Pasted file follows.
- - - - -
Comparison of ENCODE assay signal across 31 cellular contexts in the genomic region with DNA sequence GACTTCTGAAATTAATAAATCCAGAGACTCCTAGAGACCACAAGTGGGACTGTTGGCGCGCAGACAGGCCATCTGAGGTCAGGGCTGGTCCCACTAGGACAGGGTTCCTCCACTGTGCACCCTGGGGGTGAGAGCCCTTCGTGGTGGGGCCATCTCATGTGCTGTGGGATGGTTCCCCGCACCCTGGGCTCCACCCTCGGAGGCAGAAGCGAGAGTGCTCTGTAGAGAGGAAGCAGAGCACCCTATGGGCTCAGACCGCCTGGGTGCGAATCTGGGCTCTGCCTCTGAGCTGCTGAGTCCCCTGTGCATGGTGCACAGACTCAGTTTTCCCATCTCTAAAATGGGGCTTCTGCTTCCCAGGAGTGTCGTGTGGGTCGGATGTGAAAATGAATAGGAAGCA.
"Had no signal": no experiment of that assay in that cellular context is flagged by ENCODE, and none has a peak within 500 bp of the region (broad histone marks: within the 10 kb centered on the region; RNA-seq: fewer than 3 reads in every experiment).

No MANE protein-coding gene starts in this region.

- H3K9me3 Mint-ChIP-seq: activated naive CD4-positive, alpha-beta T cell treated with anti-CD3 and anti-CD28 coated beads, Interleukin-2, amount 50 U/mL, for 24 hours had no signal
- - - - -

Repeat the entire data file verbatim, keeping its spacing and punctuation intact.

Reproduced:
Comparison of ENCODE assay signal across 31 cellular contexts in the genomic region with DNA sequence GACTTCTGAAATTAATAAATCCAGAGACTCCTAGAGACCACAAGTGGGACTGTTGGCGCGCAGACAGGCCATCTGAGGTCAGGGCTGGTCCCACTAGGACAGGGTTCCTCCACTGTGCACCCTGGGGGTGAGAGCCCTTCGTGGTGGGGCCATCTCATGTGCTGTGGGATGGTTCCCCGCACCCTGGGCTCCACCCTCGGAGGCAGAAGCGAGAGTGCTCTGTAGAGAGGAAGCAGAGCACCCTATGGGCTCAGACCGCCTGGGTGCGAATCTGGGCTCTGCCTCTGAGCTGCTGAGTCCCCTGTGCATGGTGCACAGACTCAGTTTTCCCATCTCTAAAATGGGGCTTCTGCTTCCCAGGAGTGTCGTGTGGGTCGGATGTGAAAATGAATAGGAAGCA.
"Had no signal": no experiment of that assay in that cellular context is flagged by ENCODE, and none has a peak within 500 bp of the region (broad histone marks: within the 10 kb centered on the region; RNA-seq: fewer than 3 reads in every experiment).

No MANE protein-coding gene starts in this region.

- H3K9me3 Mint-ChIP-seq: activated naive CD4-positive, alpha-beta T cell treated with anti-CD3 and anti-CD28 coated beads, Interleukin-2, amount 50 U/mL, for 24 hours had no signal